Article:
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wsj.com – Dion Nissenbaum – May 15, 2:04 PM

ISTANBUL—After 13 years of being methodically marginalized during Recep Tayyip Erdogan’s tenure atop Turkish politics, the army is regaining its clout as the president sidelines his political rivals. Turkey’s military, which has forced four

Lawmakers of the European Parliament’s Subcommittee on Human Rights (DROI) are visiting Turkey from May 16 to May 18, focusing on the human rights effects of the deal between Brussels and Ankara on curbing the migration flow
Would any rational person say there is freedom of the press in Turkey?

GERMANY’S STATE BROADCASTER, ZDF, apologized on Friday for what it called satire that had crossed the line into slander and removed video of a comedian reading an obscene poem about Turkish President Recep Tayyip Erdogan from its website and YouTube channel.

The poem, which was read by the German satirist Jan Böhmermann on Thursday’s edition of his late-night show “Neo Magazin Royale,” described Erdogan in vile, obscene terms — even comparing him, at one stage, to Josef Fritzl, an Austrian man who fathered seven children with a daughter he held in a cellar for 24 years — but the text was presented as part of a comic demonstration of the difference between satire and slander.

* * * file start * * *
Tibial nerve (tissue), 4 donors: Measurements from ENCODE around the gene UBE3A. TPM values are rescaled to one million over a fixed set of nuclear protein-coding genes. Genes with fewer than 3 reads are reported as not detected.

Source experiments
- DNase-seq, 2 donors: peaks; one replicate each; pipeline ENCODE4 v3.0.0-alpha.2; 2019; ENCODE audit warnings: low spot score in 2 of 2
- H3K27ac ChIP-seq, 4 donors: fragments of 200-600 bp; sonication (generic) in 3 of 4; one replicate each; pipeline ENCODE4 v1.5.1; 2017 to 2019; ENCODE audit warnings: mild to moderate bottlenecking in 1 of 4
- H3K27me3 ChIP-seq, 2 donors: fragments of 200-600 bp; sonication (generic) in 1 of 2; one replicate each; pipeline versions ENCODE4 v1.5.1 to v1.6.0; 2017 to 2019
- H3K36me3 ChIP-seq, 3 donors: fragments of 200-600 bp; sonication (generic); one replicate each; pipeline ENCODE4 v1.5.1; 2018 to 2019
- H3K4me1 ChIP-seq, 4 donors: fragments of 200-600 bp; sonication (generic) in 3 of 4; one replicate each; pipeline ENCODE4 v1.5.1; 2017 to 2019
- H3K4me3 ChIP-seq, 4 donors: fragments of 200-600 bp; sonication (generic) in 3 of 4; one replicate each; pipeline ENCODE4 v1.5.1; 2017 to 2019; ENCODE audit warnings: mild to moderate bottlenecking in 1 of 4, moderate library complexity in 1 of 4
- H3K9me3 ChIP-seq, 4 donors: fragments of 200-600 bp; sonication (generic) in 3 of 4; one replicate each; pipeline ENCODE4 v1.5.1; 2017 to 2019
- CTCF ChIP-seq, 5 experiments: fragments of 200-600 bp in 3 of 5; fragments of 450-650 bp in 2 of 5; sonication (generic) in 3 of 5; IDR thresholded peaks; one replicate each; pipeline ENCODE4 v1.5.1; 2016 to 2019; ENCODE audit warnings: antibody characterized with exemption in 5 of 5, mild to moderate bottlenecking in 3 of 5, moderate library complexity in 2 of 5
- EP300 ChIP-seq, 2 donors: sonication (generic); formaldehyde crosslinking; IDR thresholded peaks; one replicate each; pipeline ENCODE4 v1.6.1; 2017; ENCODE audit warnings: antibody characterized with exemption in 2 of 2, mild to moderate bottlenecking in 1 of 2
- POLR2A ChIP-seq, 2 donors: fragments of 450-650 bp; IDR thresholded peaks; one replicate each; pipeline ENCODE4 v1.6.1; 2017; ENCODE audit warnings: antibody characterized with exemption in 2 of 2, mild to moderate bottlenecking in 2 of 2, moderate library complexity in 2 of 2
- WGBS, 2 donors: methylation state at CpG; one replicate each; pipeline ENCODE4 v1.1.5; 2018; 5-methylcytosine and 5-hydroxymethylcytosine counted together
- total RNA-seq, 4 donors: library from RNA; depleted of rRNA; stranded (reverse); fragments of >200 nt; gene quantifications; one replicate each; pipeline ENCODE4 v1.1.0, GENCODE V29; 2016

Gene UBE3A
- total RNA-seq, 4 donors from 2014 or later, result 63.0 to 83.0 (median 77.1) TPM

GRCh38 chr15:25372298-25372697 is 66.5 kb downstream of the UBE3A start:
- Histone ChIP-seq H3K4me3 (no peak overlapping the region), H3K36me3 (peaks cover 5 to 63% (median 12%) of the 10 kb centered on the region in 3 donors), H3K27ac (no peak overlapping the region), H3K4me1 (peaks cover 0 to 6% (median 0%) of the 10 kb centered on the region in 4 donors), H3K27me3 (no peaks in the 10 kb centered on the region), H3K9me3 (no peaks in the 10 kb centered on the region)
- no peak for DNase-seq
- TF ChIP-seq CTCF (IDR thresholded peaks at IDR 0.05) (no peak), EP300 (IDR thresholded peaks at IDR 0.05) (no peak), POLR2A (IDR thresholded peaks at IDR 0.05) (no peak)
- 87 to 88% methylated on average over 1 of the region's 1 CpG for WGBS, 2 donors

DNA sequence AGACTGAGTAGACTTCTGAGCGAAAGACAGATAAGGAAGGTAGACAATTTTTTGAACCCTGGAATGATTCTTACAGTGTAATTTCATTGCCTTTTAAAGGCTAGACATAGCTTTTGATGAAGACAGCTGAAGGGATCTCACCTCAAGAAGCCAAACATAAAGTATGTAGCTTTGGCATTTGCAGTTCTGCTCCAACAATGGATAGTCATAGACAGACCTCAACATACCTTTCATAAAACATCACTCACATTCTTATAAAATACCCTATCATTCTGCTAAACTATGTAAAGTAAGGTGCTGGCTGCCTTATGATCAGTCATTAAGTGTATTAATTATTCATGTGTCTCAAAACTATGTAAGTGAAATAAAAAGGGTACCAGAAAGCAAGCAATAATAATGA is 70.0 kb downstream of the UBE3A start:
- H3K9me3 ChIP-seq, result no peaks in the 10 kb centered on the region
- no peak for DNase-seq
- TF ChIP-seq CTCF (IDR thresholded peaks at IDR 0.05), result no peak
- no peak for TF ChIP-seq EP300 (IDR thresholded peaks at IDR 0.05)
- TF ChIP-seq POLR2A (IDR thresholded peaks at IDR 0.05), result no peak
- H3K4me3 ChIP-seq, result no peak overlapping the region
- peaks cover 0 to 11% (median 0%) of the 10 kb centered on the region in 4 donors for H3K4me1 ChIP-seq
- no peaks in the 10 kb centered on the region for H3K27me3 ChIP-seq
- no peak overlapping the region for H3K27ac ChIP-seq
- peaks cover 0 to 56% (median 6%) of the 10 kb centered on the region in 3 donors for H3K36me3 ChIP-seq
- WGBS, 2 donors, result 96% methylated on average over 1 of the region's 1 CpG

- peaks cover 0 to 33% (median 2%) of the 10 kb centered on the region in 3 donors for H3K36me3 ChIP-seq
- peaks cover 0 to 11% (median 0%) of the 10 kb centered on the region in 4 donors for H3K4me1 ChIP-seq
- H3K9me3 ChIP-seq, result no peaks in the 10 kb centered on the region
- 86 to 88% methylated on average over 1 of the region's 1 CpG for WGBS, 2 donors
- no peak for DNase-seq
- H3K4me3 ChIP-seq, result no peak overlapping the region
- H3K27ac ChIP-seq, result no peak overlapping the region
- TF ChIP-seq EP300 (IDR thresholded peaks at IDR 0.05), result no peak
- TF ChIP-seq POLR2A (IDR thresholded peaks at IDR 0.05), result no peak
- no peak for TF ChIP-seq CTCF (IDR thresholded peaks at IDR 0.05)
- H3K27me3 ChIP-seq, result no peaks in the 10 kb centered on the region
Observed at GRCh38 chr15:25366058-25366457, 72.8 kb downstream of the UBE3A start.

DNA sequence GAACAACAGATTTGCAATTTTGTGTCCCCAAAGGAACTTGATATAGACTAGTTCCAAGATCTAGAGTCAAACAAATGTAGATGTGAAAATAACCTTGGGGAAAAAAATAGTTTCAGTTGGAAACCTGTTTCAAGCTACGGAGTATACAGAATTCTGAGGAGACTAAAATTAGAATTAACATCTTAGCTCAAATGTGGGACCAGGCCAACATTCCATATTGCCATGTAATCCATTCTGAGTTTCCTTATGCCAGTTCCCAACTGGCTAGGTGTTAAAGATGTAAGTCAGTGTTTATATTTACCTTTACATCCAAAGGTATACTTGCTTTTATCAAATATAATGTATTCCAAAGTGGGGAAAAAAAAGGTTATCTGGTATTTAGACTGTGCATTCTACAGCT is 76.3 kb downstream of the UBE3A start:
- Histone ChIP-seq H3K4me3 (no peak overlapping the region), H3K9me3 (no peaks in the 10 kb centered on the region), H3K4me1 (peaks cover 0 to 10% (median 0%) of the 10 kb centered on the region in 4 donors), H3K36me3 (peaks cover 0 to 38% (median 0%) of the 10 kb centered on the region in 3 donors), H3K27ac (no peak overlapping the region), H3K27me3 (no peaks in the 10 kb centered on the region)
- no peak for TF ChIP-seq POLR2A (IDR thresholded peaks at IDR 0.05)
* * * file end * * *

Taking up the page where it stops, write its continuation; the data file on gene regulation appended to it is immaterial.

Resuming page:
Turkey ‘demands deletion’ of German video mocking Erdoğan

Ankara summons German envoy to explain song lampooning Turkish president, according to reports

The Turkish government has reportedly ordered the deletion from the internet ofa German satirical video that pokes fun at President Recep Tayipp Erdoğan and condemns his human rights record.

German Foreign Minister Frank Walter Steinmeier said he expected Turkey as a “partner of the EU” to share the European values, as a response to Turkey summoning the German ambassador to Ankara over a video that ridiculed the Turkish president

Is it safe to go on holiday to Turkey?

Summer bookings are significantly down after a year of terrorist attacks, and some tour operators have pulled out of the country. We ask an expert to assess the risks

NOW THAT that Turkish President Recep Tayyip Erdogan has nearly completed a crackdown on dissent at home — closing down opposition newspapers,prosecuting students for joking on Twitter about officials, and putting journalists on trial — he seems intent on silencing critics in other countries as well.

Turkish journalists in clashes with bodyguards during Erdoğan’s US visit

Reporters covering a speech by Turkish president Recep Tayyip Erdoğan in Washington DC say they were excluded and physically attacked

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